Each quarter Axolotl puts a series of questions to an industry 'luminary' to get an insight into both their talent and their feel for the future. This issue we introduce Ed Lippmann from Lippmann Associates. This Sydney based design firm recently completed the Boy Charlton Pool in the Domain and has won numerous RAIA awards over the years.
What keeps you inspired?
I'm always hankering for change, never content to keep doing the same thing again and again. So fresh ideas are really crucial. I just look at my children and their spontaneity, that's what real creativity is all about.
What project do you consider to be your greatest achievement so far?
Every project tends to build on what came before and generally there's a kind of evolution occurring. So, its
difficult to say greatest. I always look forward to the next and newest challenges and achievements.
Have you ever refused to comply with a client request or design? If so, why?
In the early days I did that all the time. I was very keen to prove myself and often client's expectations were very different to what I had in mind. But good dialogue and communication was very important because even though, initially, there may be a sense that the architect is not listening, maybe, just maybe there's a better idea out there. Nowadays, clients come to expect that of me.
Are there any architects whose work encapsulates your own ideals?
There are many architects whose work I admire but Buckminster Fuller comes to mind, although not an architect, by training. But he was really a great visionary and his view of the world had such a profound influence on his designs. Houses that moved, three wheeled cars, geodesic domes to improve and protect the quality of the environment. He was an inventor, actually. I think architects should strive to be far more lateral than they sometimes become.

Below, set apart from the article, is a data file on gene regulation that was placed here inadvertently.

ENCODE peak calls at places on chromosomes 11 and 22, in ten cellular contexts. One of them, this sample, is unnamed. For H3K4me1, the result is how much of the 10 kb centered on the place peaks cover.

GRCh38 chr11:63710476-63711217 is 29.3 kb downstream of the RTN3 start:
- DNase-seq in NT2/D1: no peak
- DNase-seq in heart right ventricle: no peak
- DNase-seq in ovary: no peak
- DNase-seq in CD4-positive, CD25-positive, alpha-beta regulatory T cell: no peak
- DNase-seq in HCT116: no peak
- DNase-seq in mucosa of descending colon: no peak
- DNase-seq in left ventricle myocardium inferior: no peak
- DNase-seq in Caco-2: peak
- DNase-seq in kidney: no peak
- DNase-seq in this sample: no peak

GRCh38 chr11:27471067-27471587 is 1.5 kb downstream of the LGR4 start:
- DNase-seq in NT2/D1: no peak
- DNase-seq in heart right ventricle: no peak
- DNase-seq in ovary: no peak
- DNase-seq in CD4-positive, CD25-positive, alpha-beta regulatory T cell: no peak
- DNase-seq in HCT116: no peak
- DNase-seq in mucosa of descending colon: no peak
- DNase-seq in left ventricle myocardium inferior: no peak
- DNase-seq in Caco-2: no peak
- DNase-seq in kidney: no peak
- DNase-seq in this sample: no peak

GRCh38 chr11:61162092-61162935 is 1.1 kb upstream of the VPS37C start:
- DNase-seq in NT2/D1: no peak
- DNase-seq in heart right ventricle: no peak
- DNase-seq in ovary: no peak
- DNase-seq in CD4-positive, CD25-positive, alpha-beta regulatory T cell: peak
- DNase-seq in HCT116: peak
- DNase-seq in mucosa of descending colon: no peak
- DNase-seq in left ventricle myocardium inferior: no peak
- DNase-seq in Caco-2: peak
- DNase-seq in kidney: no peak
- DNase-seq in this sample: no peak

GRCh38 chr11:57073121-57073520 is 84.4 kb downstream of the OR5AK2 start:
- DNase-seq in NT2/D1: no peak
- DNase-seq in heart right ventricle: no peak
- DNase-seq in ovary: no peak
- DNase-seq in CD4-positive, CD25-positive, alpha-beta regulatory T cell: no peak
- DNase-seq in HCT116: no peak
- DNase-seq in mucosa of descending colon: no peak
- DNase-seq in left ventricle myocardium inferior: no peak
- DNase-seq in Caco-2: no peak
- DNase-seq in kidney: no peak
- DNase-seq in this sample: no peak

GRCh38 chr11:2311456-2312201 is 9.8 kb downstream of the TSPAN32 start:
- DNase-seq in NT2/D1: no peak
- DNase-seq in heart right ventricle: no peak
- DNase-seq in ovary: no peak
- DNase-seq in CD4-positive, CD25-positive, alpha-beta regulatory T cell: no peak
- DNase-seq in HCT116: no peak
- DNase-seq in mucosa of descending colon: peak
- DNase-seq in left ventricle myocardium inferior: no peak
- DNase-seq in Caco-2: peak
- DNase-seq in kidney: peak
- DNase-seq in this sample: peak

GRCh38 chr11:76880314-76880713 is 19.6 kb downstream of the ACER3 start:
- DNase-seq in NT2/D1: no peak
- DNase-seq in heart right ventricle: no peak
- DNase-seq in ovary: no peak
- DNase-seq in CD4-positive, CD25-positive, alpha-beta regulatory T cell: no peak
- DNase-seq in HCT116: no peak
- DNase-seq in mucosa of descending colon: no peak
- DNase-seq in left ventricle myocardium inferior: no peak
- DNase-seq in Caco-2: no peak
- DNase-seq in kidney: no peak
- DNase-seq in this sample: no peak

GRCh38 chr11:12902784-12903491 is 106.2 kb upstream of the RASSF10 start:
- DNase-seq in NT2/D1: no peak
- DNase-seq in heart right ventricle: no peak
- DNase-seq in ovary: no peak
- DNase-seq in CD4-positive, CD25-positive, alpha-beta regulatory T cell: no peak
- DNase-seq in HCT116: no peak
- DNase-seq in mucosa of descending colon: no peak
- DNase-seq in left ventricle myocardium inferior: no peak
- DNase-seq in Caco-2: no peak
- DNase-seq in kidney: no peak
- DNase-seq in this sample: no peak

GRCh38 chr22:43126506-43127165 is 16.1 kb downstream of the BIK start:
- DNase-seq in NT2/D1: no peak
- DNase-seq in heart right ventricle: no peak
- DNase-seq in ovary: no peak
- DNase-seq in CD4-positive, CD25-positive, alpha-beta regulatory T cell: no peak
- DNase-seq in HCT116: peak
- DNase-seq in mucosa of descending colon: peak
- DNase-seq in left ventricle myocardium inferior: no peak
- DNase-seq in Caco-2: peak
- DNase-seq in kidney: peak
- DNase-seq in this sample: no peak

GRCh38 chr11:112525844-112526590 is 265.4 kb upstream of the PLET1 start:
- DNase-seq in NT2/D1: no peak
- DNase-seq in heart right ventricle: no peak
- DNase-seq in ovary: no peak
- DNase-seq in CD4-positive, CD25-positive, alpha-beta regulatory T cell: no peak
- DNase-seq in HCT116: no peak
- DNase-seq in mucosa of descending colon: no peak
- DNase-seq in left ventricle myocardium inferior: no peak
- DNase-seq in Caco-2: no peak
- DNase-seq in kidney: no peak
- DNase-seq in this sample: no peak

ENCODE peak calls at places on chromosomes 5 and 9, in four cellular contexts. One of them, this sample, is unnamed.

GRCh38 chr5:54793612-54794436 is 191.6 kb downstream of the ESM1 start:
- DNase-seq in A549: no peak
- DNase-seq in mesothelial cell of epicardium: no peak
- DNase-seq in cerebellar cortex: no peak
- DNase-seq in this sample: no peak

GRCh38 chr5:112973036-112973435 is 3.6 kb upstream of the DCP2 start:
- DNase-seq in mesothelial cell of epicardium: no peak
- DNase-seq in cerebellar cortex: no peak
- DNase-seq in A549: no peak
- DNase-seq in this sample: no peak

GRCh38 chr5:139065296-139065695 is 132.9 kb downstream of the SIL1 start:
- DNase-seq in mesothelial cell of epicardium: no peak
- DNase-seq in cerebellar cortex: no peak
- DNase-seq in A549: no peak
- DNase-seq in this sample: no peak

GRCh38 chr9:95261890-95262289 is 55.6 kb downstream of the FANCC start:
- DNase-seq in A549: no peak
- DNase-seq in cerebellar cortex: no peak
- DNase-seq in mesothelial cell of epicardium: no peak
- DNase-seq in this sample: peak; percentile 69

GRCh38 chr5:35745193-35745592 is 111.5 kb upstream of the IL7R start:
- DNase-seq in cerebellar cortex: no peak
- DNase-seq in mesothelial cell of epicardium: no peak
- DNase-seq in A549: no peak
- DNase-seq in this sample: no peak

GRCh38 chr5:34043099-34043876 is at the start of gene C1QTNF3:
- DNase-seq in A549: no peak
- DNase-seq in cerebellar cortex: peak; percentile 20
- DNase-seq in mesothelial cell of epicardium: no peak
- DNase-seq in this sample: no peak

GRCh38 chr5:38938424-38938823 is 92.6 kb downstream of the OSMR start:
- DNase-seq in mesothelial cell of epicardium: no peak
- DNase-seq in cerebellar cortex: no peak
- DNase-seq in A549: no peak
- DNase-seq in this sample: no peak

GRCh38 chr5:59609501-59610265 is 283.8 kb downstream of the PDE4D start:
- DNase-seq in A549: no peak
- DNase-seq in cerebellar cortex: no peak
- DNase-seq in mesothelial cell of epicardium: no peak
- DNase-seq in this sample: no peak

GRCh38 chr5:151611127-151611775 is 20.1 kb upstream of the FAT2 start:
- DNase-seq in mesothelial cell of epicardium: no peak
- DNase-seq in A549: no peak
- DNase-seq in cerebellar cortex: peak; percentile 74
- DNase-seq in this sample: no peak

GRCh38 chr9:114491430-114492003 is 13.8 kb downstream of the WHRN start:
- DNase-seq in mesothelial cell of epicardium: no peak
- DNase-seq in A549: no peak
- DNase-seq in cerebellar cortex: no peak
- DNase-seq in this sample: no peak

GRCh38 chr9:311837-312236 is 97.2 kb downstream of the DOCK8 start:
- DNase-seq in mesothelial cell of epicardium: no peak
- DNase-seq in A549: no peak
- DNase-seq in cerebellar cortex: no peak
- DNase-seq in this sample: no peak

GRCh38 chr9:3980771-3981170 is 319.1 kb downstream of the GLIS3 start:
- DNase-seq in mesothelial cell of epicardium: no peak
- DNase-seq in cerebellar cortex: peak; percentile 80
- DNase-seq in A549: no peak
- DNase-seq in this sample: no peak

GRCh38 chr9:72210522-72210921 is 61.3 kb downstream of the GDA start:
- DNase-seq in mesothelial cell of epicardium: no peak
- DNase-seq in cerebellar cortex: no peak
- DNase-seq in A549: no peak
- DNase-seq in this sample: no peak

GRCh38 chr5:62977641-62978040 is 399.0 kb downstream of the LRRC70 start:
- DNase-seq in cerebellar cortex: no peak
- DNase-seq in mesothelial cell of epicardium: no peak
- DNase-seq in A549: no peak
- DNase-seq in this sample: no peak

Did/do you have a mentor?
There are many architects whose work has influenced me both locally and internationally. But I guess special pride and place must go to one's formative influences. I went to New York when I was 21 offering my services at Marcel Breuer's office, the great Bauhaus master. I couldn't really call Breuer a mentor as he was very old and barely active any more, but just being in his orbit was an overwhelming experience and I will always remember those days with great fondness.
Which Australian building excites you the most?
I know this is going to sound very cliche but the Sydney Opera House, of course. Let's face it there isn't anything else like it in Sydney, the world for that matter. What a spectacular site and what a great contribution to it.
What do you see as key trends over the next couple of years in domestic or commercial design?
We will see a far greater emphasis on environmental considerations than in the past. Buildings which "breathe" rather than being hermetically sealed boxes, where the outside environment can become part of the interior. Light, air, that special ambience which comes with the sense of connection with the forces of nature. It's what Feng Shui was all about. The even more ancient Vedic science of Sthapatya Veda was even more switched onto that balance with nature.
Which trend in architecture or design are you totally over?
That's a good question. I'd have to say Victoria or Federation style designs. They may have had relevance in
their day but they are so inappropriate in the twenty first century. Thank goodness the local councils are starting to give up on them!
Do you see a lot of development in Sydney over the next year or so?
There doesn't appear to be any major fluctuations either more or less but my work has changed significantly. I've just had a spell of designing many swimming pools and sporting complexes, some quite well known and much loved. The current workload tends to be heading into more public work, office developments and, of course still much housing. I'm looking forward to the year ahead.